### Abstract

Physical interaction between humans and robots arises a large set of challenging problems involving hardware, safety, control and cognitive aspects, among others. In this context, the cooperative (two or more people/robots) transportation of bulky loads in manufacturing plants is a practical example where these challenges are evident. In this paper, we address the problem of teaching a robot collaborative behaviors from human demonstrations. Specifically, we present an approach that combines: probabilistic learning and dynamical systems, to encode the robot's motion along the task. Our method allows us to learn not only a desired path to take the object through, but also, the force the robot needs to apply to the load during the interaction. Moreover, the robot is able to learn and reproduce the task with varying initial and final locations of the object. The proposed approach can be used in scenarios where not only the path to be followed by the transported object matters, but also the force applied to it. Tests were successfully carried out in a scenario where a 7 DOFs backdrivable manipulator learns to cooperate, with a human, to transport an object while satisfying the position and force constraints of the task.

### Bibtex reference

@inproceedings{Rozo14ROMAN,
author="Rozo, L. and Calinon, S. and Caldwell, D. G.",
title="Learning Force and Position Constraints in Human-robot Cooperative Transportation",
booktitle = "Proc. {IEEE} Intl Symposium on Robot and Human Interactive Communication ({Ro-Man})",
year="2014",
pages="619--624"
}

### Video

This video shows the experimental results of a learning approach in human-robot cooperative transportation task.

Demonstration phase
• The robot is kinesthetically guided by a human teacher, who shows the robot its collaborative behavior while transporting an object with its human partner.
• Note that different starting and target locations of the object are set across demonstrations, which allows the robot to generalize to new positions during reproduction by exploiting a task-parametrized formulation of Gaussian mixture model.
• Notice that the teacher shows the robot not only the trajectory to follow (given the start and target positions), but also the force needed to be applied to the object.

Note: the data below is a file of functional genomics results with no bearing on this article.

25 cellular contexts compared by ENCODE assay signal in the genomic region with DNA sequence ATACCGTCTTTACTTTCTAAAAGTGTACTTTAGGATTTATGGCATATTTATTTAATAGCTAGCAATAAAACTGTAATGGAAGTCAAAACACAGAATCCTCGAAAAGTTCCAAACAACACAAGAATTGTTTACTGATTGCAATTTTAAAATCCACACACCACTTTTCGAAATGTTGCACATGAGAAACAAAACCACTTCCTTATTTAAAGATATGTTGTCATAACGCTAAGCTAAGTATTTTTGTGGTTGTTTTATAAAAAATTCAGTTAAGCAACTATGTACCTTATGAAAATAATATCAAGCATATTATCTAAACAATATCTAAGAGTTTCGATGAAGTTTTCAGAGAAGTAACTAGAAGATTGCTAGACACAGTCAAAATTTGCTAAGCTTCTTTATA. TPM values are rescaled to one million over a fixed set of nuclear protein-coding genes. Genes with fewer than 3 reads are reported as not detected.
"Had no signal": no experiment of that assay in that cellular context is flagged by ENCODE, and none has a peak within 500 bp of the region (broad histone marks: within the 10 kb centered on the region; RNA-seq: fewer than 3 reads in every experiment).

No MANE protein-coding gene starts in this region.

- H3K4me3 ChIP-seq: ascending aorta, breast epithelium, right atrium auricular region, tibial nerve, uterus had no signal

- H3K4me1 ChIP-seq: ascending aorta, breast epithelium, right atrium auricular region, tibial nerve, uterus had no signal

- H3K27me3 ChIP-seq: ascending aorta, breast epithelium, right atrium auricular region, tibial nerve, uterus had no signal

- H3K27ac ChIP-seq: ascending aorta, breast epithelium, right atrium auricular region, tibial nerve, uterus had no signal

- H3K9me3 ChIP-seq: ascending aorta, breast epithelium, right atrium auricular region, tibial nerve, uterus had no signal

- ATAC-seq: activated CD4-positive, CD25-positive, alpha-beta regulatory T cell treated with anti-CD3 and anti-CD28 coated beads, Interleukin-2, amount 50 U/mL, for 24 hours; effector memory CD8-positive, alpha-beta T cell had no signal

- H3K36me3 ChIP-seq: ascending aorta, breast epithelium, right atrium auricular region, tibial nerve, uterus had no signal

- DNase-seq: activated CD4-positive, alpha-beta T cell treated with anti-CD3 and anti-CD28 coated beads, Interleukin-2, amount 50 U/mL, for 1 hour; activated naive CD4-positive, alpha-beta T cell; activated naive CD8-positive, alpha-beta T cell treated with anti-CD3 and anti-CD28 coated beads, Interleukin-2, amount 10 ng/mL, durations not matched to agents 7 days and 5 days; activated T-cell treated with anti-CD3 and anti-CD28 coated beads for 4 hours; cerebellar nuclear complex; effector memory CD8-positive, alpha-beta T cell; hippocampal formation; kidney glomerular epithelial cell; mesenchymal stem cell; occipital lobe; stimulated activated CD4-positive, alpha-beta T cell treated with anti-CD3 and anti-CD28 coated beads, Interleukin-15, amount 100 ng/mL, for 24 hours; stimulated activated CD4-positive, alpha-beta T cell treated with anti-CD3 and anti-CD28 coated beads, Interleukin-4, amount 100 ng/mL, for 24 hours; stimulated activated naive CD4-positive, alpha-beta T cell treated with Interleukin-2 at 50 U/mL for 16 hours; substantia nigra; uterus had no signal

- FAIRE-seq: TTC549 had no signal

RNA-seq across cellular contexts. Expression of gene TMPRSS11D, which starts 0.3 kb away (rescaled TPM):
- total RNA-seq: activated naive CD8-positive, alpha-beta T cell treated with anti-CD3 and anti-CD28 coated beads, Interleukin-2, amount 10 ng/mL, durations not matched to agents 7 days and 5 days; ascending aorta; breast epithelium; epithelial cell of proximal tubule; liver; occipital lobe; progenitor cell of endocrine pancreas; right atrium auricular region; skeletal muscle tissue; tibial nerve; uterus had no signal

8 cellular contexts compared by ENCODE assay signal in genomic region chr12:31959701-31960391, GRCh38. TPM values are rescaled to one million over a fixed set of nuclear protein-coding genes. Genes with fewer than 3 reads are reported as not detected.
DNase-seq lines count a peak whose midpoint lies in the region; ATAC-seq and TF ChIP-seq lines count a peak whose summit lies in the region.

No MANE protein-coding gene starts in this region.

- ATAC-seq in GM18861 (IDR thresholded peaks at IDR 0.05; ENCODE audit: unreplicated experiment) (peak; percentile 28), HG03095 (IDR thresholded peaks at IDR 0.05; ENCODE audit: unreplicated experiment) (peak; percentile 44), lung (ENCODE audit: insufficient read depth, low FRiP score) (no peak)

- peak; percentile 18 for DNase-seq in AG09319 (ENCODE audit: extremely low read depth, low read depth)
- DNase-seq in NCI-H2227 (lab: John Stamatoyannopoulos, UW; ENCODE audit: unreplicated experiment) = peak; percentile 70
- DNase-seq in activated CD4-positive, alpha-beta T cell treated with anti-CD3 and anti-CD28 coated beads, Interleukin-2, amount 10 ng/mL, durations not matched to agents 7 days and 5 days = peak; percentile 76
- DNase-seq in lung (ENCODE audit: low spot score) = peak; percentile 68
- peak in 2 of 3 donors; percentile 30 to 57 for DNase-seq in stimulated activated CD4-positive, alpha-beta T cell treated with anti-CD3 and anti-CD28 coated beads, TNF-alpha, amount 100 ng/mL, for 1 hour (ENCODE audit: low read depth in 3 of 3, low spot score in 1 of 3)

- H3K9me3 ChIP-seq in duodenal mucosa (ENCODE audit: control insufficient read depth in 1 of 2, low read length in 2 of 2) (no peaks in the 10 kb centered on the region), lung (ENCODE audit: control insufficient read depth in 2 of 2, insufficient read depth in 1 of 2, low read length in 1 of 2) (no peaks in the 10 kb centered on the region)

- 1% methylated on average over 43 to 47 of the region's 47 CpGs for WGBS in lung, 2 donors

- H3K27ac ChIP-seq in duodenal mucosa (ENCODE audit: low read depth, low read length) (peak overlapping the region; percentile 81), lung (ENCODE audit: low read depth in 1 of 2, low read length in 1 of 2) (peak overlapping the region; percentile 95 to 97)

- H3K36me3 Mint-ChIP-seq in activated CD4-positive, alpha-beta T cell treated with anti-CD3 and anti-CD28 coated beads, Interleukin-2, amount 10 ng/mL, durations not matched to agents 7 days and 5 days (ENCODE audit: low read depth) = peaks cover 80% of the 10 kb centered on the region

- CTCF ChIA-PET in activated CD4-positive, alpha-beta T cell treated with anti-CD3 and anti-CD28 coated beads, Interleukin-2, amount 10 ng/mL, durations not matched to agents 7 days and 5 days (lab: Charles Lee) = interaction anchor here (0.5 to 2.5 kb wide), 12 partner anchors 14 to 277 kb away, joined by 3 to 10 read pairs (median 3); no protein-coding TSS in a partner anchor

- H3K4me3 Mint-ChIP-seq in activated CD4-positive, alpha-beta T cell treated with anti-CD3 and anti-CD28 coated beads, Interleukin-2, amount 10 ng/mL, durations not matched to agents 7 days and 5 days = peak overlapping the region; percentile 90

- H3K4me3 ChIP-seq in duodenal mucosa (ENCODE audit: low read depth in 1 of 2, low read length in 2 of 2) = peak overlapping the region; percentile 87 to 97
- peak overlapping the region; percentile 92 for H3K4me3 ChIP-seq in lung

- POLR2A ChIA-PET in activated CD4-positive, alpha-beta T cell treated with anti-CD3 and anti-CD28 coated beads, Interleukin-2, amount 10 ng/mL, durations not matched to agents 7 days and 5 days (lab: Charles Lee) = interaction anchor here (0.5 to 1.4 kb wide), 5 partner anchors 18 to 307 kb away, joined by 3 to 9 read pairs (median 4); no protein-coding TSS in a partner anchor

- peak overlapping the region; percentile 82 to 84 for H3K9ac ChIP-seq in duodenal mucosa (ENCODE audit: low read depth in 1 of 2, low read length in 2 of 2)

Reproduction phase
• Once the robot has learned the task, it is able to carry out the collaborative skill with the user successfully. The robot is able to handle both position and force constraints of the task.
• Three different reproductions are shown. The first and second reproductions display two executions of the task with different start and target locations of the object. The third reproduction shows the robot's behavior when the human partner applies a different force to those sensed during the demonstration phase. Note that the robot adapts to these force perturbations while still following a similar path to the desired trajectory.
• All reproductions are followed by an animation showing the Gaussian components of the task-parametrized model, the trajectory followed by the robot and the attractor path. Also, we can observe three different projections of the resulting trajectories and the applied force during the reproduction.

### Source codes

Demonstration a task-parameterized probabilistic model encoding movements in the form of virtual spring-damper systems acting in multiple frames of reference. Each candidate coordinate system observes a set of demonstrations from its own perspective, by extracting an attractor path whose variations depend on the relevance of the frame through the task. This information is exploited to generate a new attractor path corresponding to new situations (new positions and orientation of the frames), while the predicted covariances are exploited by a linear quadratic regulator (LQR) to estimate the stiffness and damping feedback terms of the spring-damper systems, resulting in a minimal intervention control strategy.